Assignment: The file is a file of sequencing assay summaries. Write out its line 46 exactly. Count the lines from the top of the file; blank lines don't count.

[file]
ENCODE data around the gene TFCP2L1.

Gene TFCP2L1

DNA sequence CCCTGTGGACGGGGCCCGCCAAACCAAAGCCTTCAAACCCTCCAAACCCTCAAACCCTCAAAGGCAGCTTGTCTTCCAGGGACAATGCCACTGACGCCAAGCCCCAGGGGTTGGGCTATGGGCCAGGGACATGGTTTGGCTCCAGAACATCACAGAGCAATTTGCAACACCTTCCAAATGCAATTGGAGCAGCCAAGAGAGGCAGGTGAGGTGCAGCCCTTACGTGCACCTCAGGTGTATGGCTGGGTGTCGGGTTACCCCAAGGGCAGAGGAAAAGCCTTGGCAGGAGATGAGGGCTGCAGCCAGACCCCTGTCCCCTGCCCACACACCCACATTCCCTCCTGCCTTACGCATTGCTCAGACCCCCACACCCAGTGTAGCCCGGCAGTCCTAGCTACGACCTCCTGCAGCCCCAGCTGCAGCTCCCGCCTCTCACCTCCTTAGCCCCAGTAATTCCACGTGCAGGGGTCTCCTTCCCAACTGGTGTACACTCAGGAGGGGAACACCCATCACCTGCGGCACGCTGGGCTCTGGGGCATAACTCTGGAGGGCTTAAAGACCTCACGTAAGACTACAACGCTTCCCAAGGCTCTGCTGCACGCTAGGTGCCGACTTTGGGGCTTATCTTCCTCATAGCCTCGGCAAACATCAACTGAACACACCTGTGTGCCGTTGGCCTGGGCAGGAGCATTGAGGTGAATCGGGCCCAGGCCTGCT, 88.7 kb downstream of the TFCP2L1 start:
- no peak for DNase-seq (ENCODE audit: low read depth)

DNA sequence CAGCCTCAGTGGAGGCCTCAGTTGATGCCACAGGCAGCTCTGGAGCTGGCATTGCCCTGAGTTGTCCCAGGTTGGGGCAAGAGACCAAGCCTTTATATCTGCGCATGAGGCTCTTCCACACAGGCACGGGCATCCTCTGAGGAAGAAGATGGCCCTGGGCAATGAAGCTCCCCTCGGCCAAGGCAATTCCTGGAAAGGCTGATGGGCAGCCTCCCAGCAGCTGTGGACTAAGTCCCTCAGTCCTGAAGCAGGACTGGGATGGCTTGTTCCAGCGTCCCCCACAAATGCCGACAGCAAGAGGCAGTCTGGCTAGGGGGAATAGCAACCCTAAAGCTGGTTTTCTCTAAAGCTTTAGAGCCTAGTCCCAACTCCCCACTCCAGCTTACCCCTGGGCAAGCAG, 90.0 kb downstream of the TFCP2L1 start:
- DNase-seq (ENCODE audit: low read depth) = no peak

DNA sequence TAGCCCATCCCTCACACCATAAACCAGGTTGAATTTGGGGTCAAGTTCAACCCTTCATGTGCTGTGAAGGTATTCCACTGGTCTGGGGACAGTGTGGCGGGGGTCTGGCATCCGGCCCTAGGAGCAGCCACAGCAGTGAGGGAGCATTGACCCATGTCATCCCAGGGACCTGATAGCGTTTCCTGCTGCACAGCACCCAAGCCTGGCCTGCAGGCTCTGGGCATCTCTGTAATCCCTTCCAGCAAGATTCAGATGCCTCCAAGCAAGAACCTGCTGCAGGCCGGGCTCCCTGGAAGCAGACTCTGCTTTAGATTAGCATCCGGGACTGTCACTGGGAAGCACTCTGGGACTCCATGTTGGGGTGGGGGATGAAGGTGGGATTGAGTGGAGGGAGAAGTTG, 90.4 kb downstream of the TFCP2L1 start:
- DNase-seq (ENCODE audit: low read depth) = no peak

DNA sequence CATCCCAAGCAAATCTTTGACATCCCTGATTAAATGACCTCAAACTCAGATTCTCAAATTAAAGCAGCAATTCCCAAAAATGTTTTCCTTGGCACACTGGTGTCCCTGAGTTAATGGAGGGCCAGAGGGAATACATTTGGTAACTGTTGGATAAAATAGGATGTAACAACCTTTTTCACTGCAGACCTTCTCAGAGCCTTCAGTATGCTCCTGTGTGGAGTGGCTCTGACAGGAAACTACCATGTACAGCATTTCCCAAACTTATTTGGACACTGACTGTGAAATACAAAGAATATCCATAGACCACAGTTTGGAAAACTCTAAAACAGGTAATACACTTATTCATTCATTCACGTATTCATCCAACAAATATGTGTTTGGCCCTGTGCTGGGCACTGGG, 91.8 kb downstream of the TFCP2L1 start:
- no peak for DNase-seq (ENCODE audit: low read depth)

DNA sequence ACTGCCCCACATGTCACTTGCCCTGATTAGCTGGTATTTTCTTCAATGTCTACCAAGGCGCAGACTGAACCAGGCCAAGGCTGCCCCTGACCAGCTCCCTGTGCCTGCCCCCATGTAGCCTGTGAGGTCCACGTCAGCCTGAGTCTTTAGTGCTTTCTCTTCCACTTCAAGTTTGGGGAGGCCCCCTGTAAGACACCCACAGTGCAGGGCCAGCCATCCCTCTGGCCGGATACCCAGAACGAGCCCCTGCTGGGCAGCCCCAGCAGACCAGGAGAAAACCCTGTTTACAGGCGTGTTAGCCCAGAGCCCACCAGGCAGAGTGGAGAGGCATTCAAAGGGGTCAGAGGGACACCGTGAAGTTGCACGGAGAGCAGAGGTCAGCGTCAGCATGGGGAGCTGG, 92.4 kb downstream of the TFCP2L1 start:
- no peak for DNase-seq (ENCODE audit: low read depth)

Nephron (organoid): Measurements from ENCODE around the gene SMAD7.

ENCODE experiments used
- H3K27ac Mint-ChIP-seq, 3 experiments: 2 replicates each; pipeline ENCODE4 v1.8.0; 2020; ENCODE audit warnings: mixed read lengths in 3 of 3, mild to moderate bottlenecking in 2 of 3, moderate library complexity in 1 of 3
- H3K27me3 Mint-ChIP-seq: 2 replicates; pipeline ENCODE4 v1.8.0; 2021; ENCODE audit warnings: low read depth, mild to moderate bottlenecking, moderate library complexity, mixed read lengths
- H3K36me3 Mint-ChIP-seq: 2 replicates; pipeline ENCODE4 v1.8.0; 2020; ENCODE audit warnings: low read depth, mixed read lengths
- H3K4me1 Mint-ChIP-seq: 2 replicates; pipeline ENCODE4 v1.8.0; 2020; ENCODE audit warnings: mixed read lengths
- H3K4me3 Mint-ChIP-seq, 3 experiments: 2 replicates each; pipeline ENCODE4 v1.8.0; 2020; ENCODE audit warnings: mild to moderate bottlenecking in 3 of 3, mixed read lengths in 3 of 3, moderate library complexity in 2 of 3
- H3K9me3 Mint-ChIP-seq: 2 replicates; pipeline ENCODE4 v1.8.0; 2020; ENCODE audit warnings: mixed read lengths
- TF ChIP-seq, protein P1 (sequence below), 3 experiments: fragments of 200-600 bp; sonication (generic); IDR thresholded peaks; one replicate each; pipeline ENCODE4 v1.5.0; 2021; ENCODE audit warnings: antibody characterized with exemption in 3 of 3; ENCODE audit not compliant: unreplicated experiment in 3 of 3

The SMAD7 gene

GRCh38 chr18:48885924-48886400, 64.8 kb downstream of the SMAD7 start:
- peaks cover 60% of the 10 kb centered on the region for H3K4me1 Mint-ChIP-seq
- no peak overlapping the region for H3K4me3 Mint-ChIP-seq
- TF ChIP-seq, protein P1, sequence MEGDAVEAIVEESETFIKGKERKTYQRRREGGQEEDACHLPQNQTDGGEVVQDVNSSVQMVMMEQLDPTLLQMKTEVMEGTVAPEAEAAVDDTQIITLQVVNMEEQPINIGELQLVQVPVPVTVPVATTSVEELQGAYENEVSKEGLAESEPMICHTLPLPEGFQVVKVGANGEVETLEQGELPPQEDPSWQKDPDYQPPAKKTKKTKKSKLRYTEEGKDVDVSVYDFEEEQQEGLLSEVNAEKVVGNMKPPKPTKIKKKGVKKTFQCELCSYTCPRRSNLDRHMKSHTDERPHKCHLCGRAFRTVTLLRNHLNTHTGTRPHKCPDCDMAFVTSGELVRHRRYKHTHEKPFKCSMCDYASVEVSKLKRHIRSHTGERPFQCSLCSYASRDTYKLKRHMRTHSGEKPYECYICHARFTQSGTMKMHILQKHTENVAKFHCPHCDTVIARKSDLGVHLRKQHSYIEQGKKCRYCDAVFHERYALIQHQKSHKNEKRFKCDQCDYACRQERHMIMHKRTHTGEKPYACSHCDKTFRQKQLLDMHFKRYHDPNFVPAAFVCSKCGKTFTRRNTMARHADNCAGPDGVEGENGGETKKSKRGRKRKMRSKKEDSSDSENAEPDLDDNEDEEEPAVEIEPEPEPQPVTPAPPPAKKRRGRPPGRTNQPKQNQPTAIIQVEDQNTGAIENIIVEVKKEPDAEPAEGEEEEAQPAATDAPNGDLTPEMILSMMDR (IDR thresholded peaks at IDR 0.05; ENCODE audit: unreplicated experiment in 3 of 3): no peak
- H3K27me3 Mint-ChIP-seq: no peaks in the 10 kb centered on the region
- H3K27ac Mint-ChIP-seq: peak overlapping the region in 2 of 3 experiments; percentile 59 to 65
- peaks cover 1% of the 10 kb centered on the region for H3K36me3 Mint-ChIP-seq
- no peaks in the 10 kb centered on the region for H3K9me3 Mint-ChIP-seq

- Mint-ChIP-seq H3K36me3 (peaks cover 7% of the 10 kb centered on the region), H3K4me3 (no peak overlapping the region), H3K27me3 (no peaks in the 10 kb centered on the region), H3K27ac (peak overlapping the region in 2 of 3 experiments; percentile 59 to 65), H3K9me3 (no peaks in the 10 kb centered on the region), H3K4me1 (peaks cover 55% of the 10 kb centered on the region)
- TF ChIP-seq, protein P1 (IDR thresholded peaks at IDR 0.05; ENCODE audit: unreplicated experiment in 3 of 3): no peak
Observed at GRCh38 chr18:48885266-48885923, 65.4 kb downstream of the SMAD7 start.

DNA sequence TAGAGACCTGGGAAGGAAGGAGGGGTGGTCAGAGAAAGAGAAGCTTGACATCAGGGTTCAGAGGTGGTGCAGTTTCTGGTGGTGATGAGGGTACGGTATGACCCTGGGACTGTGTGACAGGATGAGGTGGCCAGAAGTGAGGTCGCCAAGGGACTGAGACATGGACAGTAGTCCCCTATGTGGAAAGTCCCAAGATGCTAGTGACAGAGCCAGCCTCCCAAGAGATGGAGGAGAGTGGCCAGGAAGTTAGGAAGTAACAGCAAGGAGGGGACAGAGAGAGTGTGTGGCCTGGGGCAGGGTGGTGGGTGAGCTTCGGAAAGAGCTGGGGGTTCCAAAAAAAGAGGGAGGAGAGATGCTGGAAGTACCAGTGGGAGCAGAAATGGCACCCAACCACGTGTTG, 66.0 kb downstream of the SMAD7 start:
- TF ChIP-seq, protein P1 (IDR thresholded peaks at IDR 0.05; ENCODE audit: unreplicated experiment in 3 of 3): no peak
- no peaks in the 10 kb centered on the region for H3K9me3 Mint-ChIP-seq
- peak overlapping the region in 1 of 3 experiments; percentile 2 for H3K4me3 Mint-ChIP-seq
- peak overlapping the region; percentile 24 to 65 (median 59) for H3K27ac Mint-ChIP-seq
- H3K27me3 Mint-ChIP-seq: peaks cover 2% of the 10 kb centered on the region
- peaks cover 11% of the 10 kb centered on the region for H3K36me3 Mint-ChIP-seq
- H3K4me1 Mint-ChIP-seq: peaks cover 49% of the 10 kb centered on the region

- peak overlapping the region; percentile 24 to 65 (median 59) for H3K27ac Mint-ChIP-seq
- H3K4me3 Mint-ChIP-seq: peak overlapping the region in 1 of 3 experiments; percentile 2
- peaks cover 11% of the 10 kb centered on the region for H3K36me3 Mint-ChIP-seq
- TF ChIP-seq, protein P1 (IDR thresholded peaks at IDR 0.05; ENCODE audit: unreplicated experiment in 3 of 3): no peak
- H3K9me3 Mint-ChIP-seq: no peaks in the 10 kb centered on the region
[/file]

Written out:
- H3K9me3 Mint-ChIP-seq: no peaks in the 10 kb centered on the region